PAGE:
‘Huge promise’ for AI & pop health

Population health is absolutely something we want to target. To do that, we are using our archive of images that includes radiology, cardiovascular, interoperative and dermatology. For example, we’re looking at body composition—the amount of muscle, visceral fat and superficial fat. And common sense makes sense. Body composition correlates with how well patients do. In some cases, abdominal fat can even be an early biomarker of some cancers, like pancreatic cancer.

We are looking at putting that information back into what we call our research patient data repository, so other researchers can use this to do population health. We haven’t hit on a population-health problem yet, but we have two investigators who are using the body composition data. One is looking at surgical candidates and the other is a radiologist who is looking into some research in a mouse model showing that muscle deteriorates well in advance of any imaging findings that would point to pancreatic cancer. It’s an especially terrible cancer, and it’s often caught very late. So this is an example of [AI turning up] what might turn out to be a new cancer biomarker.

There is huge promise for population health. We want to include genomic data, and we have access to some of that. With the electronic health record where a lot of data are unstructured, we have to use natural language processing. One of our clinicians is looking at social networking for psychiatry, specifically for depression in teens. This area is limitless.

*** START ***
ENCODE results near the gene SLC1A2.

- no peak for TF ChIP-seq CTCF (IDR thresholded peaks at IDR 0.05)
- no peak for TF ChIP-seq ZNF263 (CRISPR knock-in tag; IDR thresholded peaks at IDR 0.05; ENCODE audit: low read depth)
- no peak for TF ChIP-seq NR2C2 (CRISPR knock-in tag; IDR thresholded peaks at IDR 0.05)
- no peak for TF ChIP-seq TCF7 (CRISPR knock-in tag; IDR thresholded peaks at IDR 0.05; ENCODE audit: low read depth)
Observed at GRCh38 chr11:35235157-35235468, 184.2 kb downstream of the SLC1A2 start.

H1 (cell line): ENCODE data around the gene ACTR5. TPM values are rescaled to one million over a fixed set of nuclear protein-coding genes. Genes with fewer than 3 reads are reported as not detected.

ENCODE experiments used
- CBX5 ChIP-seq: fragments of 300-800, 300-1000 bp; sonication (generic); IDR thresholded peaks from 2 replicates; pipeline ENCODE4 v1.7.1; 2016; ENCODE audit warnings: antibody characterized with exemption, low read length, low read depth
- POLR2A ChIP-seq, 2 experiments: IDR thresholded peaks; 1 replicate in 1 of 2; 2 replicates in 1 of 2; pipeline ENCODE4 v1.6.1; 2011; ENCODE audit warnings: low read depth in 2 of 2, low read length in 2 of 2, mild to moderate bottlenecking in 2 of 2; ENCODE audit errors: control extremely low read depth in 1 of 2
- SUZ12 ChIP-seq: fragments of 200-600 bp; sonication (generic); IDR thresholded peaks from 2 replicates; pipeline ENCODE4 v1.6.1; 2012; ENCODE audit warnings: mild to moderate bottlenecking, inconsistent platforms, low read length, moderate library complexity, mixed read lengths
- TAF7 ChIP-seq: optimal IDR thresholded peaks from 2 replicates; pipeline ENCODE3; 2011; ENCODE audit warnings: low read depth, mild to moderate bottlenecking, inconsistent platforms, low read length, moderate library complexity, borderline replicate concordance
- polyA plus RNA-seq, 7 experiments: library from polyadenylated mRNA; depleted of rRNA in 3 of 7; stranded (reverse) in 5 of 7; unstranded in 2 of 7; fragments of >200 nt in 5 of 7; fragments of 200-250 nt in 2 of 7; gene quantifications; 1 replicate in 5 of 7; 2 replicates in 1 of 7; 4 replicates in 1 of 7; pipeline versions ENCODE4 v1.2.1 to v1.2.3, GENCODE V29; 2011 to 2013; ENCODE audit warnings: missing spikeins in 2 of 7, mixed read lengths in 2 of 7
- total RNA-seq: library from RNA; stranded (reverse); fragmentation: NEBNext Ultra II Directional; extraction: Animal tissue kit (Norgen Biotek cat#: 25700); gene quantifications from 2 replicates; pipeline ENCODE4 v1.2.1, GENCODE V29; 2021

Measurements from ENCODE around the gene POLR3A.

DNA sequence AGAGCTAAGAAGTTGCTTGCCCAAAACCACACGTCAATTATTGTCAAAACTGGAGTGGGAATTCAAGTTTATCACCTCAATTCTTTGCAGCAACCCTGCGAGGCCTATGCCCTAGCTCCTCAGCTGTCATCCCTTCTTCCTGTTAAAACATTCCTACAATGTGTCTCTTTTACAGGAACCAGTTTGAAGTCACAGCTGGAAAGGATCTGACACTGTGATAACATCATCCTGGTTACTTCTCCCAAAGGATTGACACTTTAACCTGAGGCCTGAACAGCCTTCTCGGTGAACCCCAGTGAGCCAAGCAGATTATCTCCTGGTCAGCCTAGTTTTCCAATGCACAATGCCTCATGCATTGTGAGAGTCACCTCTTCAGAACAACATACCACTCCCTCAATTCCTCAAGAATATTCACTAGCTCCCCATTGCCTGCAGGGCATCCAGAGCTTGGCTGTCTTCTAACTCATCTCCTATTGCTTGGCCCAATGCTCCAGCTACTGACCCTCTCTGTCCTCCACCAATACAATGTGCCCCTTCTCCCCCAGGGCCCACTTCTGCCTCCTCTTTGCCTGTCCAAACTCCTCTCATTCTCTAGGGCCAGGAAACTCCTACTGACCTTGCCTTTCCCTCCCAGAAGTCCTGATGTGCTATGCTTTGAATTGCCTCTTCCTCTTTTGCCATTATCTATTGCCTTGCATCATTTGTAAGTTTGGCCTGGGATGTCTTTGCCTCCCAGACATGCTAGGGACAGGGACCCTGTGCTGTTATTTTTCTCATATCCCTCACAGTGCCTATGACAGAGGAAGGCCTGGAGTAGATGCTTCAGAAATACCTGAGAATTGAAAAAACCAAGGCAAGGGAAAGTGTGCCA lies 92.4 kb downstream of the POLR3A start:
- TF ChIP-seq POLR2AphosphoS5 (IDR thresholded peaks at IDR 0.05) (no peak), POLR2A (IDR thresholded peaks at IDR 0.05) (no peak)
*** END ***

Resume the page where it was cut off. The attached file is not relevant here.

We might even find that we can combine data with things like chatbots. For example, an empty MRI scanner is a very expensive device. If we could predict which patients are less likely to come out on a cold day or in bad weather [by having intelligent chatbots checking with patients on expected appointment compliance], we could use that information to help maintain steady uptime. There are operational advantages to be had too.

But beware…

We need to be careful to make sure we understand the limitations. AI is not magic. It’s not going to diagnose everything a radiologist would diagnose. There are limitations. If you train AI on the wrong datasets. An error that a lot of people are making is overfitting to their data. A lot of non-sexy stuff in the data processing pipeline is very, very important to its usefulness.

-As told to Dave Pearson